asked these questions two years ago on the YT gripper vid. I guess this is a better place to ask,
What is the ultimate crush force and is it adjustable? You can assume I’d replace the plastic jaws with aluminum. Lite grip force so as to ‘not hurt anybody’ seems lame. This isn’t a toy -make it useful.
Note on the failsafe below (on YT vid) : make it an option that can be disabled. I can see a need to grab something and hang on even though the battery has depleted.
In my limited experience I think that it has good grip strength. I don’t think there’s a way for the user to adjust the grip. I assume you mean the official Newton product video since you didn’t include a link to any videos.
I agree that it should be user settable. To be fair, I have seen people on this forum talking about how they use the Newton Gripper for body recoveries in SAR missions, so not damaging the human body is a valid consideration. There’s also the obvious situation of curious people and careless operators that need to be accounted for. I have even been tempted to test it on myself a couple times though I’m not stupid enough to actually try it. It effortlessly slices through aluminum cans (even the top and bottom where it’s strongest) so I wouldn’t call it a toy.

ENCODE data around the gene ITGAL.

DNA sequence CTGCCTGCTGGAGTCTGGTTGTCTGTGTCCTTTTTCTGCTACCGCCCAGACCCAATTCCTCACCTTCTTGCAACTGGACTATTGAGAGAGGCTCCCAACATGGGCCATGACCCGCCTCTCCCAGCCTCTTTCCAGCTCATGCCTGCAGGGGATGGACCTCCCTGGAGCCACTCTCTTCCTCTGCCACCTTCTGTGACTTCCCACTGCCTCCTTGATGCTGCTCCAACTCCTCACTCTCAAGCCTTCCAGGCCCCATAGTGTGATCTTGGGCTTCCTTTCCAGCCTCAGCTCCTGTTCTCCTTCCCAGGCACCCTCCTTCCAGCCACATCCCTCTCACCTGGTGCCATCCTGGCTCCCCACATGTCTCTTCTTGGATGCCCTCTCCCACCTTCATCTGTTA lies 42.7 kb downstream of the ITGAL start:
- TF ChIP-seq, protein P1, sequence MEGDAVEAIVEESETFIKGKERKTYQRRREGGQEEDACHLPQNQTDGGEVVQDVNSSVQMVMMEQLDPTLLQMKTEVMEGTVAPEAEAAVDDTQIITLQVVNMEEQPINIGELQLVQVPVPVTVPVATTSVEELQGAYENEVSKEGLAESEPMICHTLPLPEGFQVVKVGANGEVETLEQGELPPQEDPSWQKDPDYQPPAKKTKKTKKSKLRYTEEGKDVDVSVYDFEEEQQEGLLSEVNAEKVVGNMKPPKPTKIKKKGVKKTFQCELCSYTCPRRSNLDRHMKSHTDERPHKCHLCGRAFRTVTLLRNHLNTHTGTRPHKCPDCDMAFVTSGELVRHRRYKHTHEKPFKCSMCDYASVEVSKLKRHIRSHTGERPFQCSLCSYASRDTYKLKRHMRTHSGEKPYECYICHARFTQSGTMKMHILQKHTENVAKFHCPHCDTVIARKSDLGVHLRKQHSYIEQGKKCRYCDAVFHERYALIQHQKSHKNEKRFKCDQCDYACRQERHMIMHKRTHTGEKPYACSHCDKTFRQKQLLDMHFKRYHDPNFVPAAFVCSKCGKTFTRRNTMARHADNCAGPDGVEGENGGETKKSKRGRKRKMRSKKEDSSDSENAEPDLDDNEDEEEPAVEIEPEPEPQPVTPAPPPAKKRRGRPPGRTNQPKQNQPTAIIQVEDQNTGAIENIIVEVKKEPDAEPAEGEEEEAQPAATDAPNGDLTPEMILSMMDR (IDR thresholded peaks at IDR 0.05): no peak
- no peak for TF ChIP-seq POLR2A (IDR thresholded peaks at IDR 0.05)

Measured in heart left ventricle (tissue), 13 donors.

I have never heard of this failsafe. I will try to test it and see if it exists. I leave my gripers closed when its not used and they have never moved. I also don’t understand how that failsafe would work. How is the gripper motor going to run when the battery is dead?
I have a few videos of testing it for fun.
Here I pick up a steel plate about as long as the ROV is wide:
The gripper’s firmware is open source, so you’re welcome to modify those limits in your own device, although understandably if you increase them and end up causing the motor to burn out that’s not something we can cover under warrantee.
If you wanted to you could even write a custom firmware that uses the PWM input to specify the motor torque to limit at, instead of when to open/close from the current position. That could then be controlled by PWM increment/decrement commands, instead of the current “momentary” approach which commands continuous opening/closing while a joystick button is pressed.
The initial response to that youtube comment is still the case now:
If we do at some point implement an “open on power loss” failsafe, it may only be “configurable” by uploading new firmware that has it enabled or disabled. It’s technically possible to implement some kind of configuration protocol on the signal pin that would allow changing something like that with just a sequence of PWM values held for a set period of time, but that can get complicated quite quickly, and may not be worth the extra complexity.